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Val Demings launches Senate bid against Marco Rubio with "law and order" message

Rep. Val Demings (D-Fla.) officially announced her Senate campaign against Sen. Marco Rubio (R-Fla.) on Wednesday with a promotional video that emphasized her "law and order" credentials.

Why it matters: Demings, who was on the shortlist to be Joe Biden's vice president, is viewed as Democrats' best chance to win a Senate seat in a state that has tilted increasingly red in recent years.

The big picture: Demings' video highlights her experience as a Black woman with a background in law enforcement, namely as Orlando's first female chief of police.

  • Demings, who sits on the House Judiciary, Homeland Security, and Intelligence committees, served as an impeachment manager for former President Donald Trump's first impeachment trial.
  • In her "Never Tire" campaign video, Demings describes herself as having brought "law and order to a lawless president." She also attacks Rubio as close to Trump and "too tired to fight the efforts to suppress the people's vote."

Between the lines: Demings' emphasis on law and order stands in contrast to the message promoted by progressive activists who support the "defund the police" movement, which some Democrats believe hurt the party in the 2020 election.

The other side: Rubio posted a video on Twitter in response to Demings' announcement, calling her a "do-nothing House member with not a single significant legislative achievement in her time in Congress."

  • "I've always known that my opponent for the Senate is going to be a far-left liberal Democrat. Today we just found out which one of them Chuck Schumer has picked," Rubio said.

Go deeper: Rep. Val Demings to challenge Marco Rubio for Senate seat.

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Why the startup world needs to ditch "unicorns" for "dragons"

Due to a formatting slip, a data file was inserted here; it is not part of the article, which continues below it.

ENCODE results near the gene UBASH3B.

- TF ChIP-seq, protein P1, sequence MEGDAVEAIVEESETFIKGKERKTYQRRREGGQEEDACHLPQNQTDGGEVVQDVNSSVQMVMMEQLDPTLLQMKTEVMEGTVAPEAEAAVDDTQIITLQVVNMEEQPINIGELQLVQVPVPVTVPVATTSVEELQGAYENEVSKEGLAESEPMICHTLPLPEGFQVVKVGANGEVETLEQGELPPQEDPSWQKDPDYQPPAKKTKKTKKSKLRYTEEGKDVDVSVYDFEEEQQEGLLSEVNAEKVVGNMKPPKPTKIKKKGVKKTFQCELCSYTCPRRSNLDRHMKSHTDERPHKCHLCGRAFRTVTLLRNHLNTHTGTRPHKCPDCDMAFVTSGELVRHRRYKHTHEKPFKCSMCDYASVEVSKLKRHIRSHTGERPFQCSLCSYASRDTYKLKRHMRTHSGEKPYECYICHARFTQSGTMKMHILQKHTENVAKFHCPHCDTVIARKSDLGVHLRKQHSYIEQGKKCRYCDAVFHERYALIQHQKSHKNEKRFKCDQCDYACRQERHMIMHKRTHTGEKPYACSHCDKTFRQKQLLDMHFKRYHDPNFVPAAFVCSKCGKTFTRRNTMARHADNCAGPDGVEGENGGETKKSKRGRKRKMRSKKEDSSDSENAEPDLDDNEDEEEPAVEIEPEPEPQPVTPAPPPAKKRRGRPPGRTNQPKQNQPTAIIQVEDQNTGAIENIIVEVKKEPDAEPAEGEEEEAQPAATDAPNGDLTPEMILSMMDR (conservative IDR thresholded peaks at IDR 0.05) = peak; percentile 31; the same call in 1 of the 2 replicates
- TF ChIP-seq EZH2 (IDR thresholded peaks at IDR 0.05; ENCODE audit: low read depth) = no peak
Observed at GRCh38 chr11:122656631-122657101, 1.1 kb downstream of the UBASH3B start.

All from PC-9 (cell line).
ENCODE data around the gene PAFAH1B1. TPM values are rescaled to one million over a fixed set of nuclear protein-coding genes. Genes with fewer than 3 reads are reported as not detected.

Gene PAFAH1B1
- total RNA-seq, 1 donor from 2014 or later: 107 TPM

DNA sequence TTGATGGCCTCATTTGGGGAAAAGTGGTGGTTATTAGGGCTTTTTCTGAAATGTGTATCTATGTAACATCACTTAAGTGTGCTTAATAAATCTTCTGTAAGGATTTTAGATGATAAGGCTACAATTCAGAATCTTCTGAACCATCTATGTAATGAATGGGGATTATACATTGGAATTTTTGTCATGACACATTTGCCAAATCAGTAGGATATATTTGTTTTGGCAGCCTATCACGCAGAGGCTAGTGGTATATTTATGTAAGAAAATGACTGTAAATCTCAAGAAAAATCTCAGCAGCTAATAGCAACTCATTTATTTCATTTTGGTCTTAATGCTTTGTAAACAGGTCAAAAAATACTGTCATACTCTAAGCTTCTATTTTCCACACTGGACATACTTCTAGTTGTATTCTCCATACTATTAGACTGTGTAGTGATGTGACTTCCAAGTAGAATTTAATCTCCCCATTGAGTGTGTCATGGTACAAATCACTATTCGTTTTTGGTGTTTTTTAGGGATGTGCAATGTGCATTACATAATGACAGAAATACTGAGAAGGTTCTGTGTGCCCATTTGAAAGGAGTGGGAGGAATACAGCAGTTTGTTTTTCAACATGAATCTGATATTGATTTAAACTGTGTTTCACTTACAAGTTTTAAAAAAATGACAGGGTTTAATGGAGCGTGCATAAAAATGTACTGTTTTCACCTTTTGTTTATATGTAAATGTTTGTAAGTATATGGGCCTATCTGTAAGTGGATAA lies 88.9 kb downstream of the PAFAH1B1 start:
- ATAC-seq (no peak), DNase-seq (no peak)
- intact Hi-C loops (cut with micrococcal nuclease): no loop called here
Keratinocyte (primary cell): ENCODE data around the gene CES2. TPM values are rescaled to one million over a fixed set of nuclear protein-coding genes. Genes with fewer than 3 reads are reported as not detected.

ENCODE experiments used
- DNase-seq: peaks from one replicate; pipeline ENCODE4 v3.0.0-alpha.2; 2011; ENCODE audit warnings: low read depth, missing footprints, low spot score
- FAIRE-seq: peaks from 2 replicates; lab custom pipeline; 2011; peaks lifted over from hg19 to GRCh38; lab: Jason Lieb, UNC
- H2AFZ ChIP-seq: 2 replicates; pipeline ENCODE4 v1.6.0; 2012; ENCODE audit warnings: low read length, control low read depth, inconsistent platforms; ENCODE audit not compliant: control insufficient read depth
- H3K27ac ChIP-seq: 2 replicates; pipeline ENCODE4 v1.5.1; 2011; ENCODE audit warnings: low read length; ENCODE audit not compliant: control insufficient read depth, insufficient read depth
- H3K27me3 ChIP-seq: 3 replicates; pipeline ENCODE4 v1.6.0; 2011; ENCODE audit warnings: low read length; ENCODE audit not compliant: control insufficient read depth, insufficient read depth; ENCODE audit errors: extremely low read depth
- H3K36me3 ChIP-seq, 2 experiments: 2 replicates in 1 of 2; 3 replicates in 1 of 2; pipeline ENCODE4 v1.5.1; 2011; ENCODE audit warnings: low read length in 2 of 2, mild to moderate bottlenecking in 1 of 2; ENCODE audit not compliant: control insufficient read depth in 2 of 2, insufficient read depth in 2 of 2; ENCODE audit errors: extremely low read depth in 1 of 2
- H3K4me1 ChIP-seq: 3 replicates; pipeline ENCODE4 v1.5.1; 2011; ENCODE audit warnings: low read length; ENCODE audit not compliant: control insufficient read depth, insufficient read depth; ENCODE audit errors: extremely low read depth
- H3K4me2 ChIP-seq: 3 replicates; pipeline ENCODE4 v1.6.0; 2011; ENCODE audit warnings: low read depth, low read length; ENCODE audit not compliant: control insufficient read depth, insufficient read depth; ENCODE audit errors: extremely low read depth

When Aileen Lee originally coined the term "unicorn" in late 2013, she was describing the 39 "U.S.-based software companies started since 2003 and valued at over $1 billion by public or private market investors."

Flashback: It got redefined in early 2015 by yours truly and Erin Griffith, in a cover story for Fortune, as any privately-held startup valued at $1 billion or more. At the time, we counted 80 of them.

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Scoop: Facebook's new moves to lower News Feed's political volume

Facebook plans to announce that it will de-emphasize political posts and current events content in the News Feed based on negative user feedback, Axios has learned. It also plans to expand tests to limit the amount of political content that people see in their News Feeds to more countries outside of the U.S.

Why it matters: The changes could reduce traffic to some news publishers, particularly companies that post a lot of political content.

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Scoop: Amazon quietly getting into live audio business

Amazon is investing heavily in a new live audio feature that's similar to other live audio offerings like Clubhouse, Twitter Spaces and Spotify's new live audio platform, sources tell Axios.

Why it matters: As with Amazon's efforts in podcasting and music subscriptions, the company sees live audio as a way to bolster the types of content it can offer through its voice assistant, Alexa, and its smart speaker products.

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Hurricane Ida exposes America's precarious energy infrastructure

The powerful hurricane that plunged New Orleans into darkness for what could be weeks is the latest sign that U.S. power systems are not ready for a warmer, more volatile world.

The big picture: “Our current infrastructure is not adequate when it comes to these kinds of weather extremes,” Joshua Rhodes, a University of Texas energy expert, tells Axios.

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"We must go further": 70% of adults in European Union are fully vaccinated

About 70% of adults in the European Union are fully vaccinated against COVID-19, Ursula von der Leyen, the president of the European Commission, said Tuesday.

Why it matters: The milestone makes the E.U. one of the world's leaders in inoculations, after an initially lagging vaccine campaign, the New York Times notes.

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What Elizabeth Holmes jurors will be asked ahead of fraud trial

Jury selection begins today in USA v. Elizabeth Holmes, with the actual jury trial to get underway on Sept. 8.

Why it matters: Theranos was the biggest fraud in Silicon Valley history, putting both hundreds of millions of dollars and thousands of patients' health at risk.

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